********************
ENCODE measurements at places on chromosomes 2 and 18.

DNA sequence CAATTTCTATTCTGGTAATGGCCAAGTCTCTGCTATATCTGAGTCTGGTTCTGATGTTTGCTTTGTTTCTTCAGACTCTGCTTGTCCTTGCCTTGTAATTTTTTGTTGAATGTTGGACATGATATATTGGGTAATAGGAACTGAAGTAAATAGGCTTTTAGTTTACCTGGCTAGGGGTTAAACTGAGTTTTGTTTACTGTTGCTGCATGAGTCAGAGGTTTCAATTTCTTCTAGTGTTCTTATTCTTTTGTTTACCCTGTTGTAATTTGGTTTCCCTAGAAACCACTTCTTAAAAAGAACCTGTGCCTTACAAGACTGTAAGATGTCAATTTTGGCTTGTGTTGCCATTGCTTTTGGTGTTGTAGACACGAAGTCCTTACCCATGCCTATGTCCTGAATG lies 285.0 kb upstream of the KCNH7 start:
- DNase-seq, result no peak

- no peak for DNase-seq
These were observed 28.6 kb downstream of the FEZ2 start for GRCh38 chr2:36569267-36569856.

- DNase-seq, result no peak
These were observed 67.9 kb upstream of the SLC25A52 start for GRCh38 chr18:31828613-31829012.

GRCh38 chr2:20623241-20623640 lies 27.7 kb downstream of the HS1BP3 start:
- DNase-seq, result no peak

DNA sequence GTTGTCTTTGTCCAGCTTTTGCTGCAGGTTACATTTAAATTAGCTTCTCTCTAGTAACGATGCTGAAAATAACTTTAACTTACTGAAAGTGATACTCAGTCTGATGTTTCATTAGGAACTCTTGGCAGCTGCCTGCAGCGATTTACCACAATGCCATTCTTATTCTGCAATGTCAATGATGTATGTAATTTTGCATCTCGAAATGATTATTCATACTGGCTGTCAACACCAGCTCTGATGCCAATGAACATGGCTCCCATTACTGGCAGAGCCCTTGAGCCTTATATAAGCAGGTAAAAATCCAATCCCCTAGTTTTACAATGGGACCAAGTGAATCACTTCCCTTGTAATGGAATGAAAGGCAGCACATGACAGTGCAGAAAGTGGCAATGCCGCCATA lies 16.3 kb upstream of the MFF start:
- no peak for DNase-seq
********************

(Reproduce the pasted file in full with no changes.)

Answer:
ENCODE measurements at places on chromosomes 2 and 18.

DNA sequence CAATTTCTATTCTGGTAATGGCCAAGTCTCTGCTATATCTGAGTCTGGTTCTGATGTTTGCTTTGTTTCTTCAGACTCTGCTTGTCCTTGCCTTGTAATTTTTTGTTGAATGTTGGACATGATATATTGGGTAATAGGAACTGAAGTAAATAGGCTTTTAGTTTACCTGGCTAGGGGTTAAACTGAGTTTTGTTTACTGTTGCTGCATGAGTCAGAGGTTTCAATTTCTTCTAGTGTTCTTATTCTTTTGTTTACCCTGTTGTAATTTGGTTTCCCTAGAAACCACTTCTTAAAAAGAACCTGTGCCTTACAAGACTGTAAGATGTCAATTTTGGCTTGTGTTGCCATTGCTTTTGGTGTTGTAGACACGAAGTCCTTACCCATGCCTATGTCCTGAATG lies 285.0 kb upstream of the KCNH7 start:
- DNase-seq, result no peak

- no peak for DNase-seq
These were observed 28.6 kb downstream of the FEZ2 start for GRCh38 chr2:36569267-36569856.

- DNase-seq, result no peak
These were observed 67.9 kb upstream of the SLC25A52 start for GRCh38 chr18:31828613-31829012.

GRCh38 chr2:20623241-20623640 lies 27.7 kb downstream of the HS1BP3 start:
- DNase-seq, result no peak

DNA sequence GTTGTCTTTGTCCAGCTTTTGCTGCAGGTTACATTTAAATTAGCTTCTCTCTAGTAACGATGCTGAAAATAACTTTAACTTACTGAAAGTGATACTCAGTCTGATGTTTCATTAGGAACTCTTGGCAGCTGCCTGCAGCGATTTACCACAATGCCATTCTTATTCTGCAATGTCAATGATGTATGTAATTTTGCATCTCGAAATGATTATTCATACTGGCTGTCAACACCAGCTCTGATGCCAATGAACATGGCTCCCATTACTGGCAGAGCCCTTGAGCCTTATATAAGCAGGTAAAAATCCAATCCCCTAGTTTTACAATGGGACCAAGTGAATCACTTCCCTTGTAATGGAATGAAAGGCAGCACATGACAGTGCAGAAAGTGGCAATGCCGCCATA lies 16.3 kb upstream of the MFF start:
- no peak for DNase-seq